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Cancer Cell. 2018 Apr 9;33(4):620-633.e6. doi: 10.1016/j.ccell.2018.03.003.

Molecular Signatures of Regression of the Canine Transmissible Venereal Tumor.

Author information

1
Department of Infection, Division of Infection & Immunity, University College London (UCL), Cruciform Building, 90 Gower Street, London WC1E 6BT, UK.
2
Department of Veterinary Sciences, Polo Universitario dell'Annunziata, University of Messina, Messina 98168, Italy.
3
Department of Cancer Biology, Cancer Institute, UCL, 72 Huntley Street, London WC1E 6BT, UK.
4
MRC Laboratory for Molecular Cell Biology, UCL, Gower Street, London WC1E 6BT, UK.
5
Transmissible Cancer Group, Department of Veterinary Medicine, University of Cambridge, Madingley Road, Cambridge CB3 0ES, UK.
6
Department of Infection, Division of Infection & Immunity, University College London (UCL), Cruciform Building, 90 Gower Street, London WC1E 6BT, UK. Electronic address: a.fassati@ucl.ac.uk.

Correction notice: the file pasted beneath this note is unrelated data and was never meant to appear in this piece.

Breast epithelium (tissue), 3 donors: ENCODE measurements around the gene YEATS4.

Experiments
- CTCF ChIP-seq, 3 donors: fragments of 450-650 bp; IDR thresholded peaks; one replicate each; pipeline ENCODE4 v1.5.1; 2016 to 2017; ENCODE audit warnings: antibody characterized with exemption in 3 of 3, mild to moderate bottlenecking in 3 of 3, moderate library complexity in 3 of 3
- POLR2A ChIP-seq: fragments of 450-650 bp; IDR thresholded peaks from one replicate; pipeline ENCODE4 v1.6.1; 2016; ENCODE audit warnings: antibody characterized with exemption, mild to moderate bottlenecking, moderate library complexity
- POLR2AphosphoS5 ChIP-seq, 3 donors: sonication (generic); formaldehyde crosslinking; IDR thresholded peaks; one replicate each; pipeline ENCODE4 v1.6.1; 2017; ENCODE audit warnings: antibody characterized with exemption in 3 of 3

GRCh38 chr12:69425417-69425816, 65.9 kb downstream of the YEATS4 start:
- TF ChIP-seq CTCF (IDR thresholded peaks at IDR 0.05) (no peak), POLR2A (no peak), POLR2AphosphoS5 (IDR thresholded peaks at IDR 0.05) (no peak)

Abstract

The canine transmissible venereal tumor (CTVT) is a clonally transmissible cancer that regresses spontaneously or after treatment with vincristine, but we know little about the regression mechanisms. We performed global transcriptional, methylation, and functional pathway analyses on serial biopsies of vincristine-treated CTVTs and found that regression occurs in sequential steps; activation of the innate immune system and host epithelial tissue remodeling followed by immune infiltration of the tumor, arrest in the cell cycle, and repair of tissue damage. We identified CCL5 as a possible driver of CTVT regression. Changes in gene expression are associated with methylation changes at specific intragenic sites. Our results underscore the critical role of host innate immunity in triggering cancer regression.

KEYWORDS:

CCL5; cancer; dog; epithelial; innate immunity; melanoma; methylation; regression; transmissible; vincristine

PMID:
29634949
PMCID:
PMC5896242
DOI:
10.1016/j.ccell.2018.03.003
[Indexed for MEDLINE]
Free PMC Article

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